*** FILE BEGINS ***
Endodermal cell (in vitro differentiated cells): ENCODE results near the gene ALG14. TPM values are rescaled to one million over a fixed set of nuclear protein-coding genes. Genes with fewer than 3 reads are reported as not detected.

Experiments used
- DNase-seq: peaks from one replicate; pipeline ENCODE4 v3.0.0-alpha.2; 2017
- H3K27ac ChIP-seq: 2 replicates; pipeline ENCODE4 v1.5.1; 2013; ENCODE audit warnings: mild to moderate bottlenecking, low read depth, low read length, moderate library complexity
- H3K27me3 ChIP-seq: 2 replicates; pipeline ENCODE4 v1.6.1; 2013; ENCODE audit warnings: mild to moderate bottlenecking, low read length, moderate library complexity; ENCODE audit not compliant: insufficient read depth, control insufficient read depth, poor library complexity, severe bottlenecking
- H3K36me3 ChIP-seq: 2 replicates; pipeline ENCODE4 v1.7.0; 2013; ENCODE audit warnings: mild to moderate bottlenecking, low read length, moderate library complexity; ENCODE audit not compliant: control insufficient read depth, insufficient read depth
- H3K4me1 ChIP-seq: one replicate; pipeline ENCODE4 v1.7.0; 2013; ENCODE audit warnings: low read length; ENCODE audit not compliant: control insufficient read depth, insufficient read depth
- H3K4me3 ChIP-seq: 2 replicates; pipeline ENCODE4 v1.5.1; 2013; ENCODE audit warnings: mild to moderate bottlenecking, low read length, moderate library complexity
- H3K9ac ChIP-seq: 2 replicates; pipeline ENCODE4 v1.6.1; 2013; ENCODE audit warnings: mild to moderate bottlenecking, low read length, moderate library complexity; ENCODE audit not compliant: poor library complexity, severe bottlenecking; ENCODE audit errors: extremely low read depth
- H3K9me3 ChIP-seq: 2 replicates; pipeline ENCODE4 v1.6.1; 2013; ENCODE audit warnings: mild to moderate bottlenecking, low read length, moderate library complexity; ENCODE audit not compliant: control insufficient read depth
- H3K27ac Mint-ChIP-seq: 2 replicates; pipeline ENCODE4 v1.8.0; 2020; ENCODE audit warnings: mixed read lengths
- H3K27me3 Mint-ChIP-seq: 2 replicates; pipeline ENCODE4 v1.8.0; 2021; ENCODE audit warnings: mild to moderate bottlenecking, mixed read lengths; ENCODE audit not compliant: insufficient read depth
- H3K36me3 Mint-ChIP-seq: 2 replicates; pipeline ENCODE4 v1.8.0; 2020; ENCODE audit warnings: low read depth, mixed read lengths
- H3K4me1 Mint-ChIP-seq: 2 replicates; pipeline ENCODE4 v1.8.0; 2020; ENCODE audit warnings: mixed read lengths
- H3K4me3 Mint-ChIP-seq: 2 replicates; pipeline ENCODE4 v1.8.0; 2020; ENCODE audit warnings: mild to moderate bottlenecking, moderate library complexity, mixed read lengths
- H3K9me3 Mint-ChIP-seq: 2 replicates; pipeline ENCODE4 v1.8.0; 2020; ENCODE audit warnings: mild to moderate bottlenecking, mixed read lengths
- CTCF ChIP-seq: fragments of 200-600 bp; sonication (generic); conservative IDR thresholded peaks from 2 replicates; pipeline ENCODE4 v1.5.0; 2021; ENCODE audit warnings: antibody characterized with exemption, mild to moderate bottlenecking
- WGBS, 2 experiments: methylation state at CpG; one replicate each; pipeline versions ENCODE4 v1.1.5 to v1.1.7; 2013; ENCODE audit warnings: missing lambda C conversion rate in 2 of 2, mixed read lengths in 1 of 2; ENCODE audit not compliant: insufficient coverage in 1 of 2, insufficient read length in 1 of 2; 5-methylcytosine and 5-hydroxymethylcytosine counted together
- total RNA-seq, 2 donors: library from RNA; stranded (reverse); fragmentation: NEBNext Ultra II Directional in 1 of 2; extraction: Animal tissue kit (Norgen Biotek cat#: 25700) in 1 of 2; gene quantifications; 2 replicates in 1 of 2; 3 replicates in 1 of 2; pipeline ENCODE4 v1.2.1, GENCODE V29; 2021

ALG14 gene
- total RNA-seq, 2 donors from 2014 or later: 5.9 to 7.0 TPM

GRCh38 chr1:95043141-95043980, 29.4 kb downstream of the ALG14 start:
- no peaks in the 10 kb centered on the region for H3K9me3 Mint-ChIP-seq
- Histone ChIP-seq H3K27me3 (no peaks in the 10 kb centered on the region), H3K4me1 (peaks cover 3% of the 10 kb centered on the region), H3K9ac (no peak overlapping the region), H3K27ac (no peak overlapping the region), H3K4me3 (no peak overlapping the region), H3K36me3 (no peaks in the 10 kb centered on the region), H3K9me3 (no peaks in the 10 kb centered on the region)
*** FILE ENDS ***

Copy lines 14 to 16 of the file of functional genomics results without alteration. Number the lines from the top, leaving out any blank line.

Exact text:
- H3K4me1 Mint-ChIP-seq: 2 replicates; pipeline ENCODE4 v1.8.0; 2020; ENCODE audit warnings: mixed read lengths
- H3K4me3 Mint-ChIP-seq: 2 replicates; pipeline ENCODE4 v1.8.0; 2020; ENCODE audit warnings: mild to moderate bottlenecking, moderate library complexity, mixed read lengths
- H3K9me3 Mint-ChIP-seq: 2 replicates; pipeline ENCODE4 v1.8.0; 2020; ENCODE audit warnings: mild to moderate bottlenecking, mixed read lengths